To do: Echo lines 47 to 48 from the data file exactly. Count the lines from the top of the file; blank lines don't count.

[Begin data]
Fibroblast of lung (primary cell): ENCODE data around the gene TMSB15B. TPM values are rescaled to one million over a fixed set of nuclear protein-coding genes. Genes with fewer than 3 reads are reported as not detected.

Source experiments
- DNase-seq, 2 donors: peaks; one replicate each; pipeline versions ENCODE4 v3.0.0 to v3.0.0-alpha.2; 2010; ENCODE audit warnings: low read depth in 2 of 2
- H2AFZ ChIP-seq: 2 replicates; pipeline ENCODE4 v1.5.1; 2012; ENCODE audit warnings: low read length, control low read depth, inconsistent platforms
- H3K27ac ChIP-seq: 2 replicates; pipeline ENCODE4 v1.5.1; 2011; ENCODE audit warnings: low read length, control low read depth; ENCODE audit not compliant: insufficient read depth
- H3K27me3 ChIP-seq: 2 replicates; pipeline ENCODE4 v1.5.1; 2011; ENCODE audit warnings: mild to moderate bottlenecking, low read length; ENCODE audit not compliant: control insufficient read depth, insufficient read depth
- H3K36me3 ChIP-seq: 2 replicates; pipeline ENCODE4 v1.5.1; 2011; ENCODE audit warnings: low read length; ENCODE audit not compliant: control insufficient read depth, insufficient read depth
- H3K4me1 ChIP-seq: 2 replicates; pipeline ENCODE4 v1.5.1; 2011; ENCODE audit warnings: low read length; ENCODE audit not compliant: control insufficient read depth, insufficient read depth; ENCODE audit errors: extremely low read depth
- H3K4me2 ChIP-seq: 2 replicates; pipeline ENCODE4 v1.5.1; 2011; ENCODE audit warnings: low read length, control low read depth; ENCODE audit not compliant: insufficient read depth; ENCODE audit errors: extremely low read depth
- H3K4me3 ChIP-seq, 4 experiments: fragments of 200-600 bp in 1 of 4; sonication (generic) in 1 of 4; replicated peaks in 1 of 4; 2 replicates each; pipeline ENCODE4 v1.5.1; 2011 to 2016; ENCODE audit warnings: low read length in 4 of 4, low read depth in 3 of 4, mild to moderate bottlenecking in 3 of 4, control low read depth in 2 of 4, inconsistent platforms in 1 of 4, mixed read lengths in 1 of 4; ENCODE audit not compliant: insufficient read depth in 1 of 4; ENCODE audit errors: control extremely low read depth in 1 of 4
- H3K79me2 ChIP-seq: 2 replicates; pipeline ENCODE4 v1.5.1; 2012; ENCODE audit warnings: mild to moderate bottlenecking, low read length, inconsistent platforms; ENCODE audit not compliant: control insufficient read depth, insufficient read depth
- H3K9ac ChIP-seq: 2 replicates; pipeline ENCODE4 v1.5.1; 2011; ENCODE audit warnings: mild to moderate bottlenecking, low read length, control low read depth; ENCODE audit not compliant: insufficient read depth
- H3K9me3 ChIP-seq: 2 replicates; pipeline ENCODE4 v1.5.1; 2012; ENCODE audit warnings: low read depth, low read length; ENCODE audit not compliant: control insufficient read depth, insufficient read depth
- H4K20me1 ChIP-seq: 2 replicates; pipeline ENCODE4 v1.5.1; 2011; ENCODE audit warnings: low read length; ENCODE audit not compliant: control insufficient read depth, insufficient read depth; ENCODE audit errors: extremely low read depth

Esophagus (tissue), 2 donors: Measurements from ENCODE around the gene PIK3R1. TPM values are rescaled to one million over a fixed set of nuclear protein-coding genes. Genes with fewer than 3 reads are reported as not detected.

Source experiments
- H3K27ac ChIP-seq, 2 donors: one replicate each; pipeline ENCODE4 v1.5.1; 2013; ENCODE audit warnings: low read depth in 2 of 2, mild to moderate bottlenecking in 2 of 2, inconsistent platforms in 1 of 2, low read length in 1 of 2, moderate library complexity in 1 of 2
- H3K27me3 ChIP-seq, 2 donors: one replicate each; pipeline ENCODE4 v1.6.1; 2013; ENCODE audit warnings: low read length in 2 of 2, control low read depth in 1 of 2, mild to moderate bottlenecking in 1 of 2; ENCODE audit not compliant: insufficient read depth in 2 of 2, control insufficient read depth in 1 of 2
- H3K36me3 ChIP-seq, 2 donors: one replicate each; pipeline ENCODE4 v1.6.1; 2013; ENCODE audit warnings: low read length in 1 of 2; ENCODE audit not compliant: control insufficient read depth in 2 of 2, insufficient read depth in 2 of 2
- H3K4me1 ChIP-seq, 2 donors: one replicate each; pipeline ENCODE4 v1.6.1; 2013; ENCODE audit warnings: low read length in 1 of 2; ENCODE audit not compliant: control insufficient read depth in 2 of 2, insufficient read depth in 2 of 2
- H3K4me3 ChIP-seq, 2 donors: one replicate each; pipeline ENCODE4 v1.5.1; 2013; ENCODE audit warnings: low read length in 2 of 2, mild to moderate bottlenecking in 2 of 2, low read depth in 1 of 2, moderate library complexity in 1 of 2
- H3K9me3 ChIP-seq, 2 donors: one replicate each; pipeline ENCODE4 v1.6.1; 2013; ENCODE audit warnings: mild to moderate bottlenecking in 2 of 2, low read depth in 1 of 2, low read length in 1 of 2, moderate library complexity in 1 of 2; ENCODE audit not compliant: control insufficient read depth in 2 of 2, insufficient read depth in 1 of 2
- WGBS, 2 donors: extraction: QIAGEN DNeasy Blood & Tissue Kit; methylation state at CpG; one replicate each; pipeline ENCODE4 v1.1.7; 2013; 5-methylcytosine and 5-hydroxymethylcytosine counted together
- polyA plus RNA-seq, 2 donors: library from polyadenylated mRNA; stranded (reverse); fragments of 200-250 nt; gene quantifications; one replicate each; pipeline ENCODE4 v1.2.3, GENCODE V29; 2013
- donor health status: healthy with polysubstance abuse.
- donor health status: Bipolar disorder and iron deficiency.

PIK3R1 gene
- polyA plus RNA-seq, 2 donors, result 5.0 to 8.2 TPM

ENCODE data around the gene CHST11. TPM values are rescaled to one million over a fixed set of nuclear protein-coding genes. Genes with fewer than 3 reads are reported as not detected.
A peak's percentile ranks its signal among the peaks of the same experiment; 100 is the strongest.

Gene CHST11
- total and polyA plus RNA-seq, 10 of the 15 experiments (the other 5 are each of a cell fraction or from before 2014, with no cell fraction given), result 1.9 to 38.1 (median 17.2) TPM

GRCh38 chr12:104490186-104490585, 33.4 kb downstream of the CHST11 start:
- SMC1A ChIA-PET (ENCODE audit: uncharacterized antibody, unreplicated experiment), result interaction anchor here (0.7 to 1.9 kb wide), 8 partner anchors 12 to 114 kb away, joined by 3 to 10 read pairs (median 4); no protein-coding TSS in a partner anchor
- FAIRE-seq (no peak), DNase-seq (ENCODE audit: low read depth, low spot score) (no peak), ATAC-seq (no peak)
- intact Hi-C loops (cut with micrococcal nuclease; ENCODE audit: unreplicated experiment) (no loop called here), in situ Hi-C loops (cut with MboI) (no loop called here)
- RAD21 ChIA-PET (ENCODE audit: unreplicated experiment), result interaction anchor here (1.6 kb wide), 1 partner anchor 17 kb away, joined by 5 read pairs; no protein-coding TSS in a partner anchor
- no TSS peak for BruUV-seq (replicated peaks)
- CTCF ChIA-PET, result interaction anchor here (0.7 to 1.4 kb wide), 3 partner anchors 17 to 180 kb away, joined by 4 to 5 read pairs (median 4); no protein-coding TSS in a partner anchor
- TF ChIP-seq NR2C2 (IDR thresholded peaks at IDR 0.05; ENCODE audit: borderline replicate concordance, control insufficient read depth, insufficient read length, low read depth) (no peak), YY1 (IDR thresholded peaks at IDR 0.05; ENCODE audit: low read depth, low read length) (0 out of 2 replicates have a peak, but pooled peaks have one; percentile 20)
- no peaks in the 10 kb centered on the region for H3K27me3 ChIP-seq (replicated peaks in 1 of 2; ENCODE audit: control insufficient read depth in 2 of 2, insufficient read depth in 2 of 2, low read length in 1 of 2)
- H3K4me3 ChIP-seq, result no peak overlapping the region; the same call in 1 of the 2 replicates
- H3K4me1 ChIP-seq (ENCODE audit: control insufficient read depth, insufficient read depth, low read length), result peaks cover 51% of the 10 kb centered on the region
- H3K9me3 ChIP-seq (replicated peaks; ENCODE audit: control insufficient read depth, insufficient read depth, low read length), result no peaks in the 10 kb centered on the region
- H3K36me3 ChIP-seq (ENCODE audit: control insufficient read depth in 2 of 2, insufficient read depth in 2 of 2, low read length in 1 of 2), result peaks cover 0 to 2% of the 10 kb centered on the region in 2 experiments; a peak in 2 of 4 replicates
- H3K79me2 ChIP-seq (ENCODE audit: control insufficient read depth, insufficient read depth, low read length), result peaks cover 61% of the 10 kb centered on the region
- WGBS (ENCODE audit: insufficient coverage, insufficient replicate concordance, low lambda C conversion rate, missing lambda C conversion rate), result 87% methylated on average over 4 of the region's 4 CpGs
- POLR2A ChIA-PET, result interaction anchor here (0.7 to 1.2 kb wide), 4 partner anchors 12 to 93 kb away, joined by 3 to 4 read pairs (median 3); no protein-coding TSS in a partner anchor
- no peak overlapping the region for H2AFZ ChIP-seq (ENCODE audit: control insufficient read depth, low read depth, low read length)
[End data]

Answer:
- WGBS (ENCODE audit: insufficient coverage, insufficient replicate concordance, low lambda C conversion rate, missing lambda C conversion rate), result 87% methylated on average over 4 of the region's 4 CpGs
- POLR2A ChIA-PET, result interaction anchor here (0.7 to 1.2 kb wide), 4 partner anchors 12 to 93 kb away, joined by 3 to 4 read pairs (median 3); no protein-coding TSS in a partner anchor